City personnel from several departments and fire recruits received instruction on hazmat operations Monday morning at Fire Station 5.
Edmond Fire Department Driver Jason Egelston, a 13-year veteran, said the instruction regarded several practical scenarios involving different vapors coming off a container or a pipe into the air. They also were practicing vapor dispersion and suppression, Egelston said.
Dispersion involves pushing vapors downwind to free up the area so personnel can shut off a remote valve, for example, Egelston said. Suppression is moving the vapor from the air to the ground, he said. Operation considerations include runoff and the Oklahoma wind, which means approaching the source upwind.
This is a six-day, 40-hour hazmat operations course, which all new fire recruits must complete, Egelston said. Certification comes through Oklahoma State University’s fire service training, and involves passing a practical test and a written test, Egelston said. Several recruits already have certification from their previous experience, he said.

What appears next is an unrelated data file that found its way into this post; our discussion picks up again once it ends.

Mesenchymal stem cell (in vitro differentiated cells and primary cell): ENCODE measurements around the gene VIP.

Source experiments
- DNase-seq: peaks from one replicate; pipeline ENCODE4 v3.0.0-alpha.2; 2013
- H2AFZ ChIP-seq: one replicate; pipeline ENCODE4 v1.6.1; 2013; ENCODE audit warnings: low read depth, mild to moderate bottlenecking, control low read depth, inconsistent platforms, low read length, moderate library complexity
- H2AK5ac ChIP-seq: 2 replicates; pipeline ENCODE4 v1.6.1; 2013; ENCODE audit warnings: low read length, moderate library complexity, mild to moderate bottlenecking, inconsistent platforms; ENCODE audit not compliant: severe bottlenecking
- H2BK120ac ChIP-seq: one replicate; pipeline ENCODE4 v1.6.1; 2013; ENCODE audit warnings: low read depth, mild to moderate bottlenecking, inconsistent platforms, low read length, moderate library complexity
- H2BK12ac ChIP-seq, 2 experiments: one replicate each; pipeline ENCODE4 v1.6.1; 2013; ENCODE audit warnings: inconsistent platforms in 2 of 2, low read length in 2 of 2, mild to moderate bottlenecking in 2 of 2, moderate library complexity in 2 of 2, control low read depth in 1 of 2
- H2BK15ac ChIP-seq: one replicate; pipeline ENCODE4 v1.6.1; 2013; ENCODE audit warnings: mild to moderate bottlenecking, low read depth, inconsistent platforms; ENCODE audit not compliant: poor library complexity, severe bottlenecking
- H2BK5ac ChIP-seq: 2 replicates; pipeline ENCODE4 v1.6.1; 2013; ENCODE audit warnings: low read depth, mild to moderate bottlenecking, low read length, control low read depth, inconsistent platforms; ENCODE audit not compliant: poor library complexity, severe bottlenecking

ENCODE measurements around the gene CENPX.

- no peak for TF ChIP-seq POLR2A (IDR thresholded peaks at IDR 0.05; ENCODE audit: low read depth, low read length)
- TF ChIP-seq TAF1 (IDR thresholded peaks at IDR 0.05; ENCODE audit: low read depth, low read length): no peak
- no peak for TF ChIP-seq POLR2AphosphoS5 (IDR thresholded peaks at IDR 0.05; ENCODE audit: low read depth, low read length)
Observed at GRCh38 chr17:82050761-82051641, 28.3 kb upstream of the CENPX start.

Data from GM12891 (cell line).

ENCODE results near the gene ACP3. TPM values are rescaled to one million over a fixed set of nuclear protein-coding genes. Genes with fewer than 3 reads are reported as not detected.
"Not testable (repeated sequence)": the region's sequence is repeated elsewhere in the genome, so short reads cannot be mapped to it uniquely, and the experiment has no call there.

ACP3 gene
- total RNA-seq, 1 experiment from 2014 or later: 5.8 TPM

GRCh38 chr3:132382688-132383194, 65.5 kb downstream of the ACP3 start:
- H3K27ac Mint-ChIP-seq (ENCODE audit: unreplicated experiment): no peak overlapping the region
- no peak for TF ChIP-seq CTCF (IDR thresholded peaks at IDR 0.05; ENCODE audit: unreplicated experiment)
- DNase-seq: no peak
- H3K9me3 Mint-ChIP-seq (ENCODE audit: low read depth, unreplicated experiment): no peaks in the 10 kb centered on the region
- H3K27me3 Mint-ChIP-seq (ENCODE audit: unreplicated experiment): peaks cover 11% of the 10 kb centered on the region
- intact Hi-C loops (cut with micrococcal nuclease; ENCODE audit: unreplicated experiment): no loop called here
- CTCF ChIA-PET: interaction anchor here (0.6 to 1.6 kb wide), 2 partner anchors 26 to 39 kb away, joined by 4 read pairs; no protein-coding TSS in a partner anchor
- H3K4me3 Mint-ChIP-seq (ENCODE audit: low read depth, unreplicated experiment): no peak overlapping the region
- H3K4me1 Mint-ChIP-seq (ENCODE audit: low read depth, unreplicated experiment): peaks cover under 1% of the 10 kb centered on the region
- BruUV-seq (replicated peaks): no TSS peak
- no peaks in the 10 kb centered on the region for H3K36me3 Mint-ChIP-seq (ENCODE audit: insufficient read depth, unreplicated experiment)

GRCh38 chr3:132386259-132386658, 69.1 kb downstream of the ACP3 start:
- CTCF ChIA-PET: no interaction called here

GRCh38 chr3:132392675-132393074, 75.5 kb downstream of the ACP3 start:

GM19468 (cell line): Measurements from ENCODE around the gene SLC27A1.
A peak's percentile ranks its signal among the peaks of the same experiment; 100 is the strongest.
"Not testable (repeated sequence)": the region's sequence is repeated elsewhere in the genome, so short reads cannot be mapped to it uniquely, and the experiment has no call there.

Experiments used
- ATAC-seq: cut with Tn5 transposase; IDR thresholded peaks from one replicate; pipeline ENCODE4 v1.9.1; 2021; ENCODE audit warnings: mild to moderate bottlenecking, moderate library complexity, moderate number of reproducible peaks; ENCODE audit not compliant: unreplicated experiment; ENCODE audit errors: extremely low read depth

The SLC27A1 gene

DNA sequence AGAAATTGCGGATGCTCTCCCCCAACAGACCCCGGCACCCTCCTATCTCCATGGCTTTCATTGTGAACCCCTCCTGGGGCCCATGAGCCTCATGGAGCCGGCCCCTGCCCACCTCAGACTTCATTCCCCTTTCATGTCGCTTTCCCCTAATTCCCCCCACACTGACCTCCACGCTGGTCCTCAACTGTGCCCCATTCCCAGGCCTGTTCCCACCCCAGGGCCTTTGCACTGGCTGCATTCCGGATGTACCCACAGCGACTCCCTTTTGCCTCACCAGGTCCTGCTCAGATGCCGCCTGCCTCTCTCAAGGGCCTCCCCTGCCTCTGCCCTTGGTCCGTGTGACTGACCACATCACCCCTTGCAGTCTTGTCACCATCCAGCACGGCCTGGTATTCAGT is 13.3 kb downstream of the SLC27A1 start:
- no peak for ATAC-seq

“We’re teaching them defensive measures they can use to either mitigate a spill, to help a source from leaking worse, how to set up a dam or some type of containment,” Egelston said.
In addition to the fire recruits, workers with the city’s water and street departments were taking the course.
Egelston said hazmat operations are very methodical and include different components such as a scene commander, an entry team, a back up team, team leaders helping personnel suit up, a science officer researching the product involved, a safety officer and a decontamination officer and team. Hazmat operations can expand personnel-wise rapidly, and having city departments cross-train means personnel would be ready to assist the Fire Department, Egelston said.
Later teaching likely will include a hazmat technician class, Egelston said.
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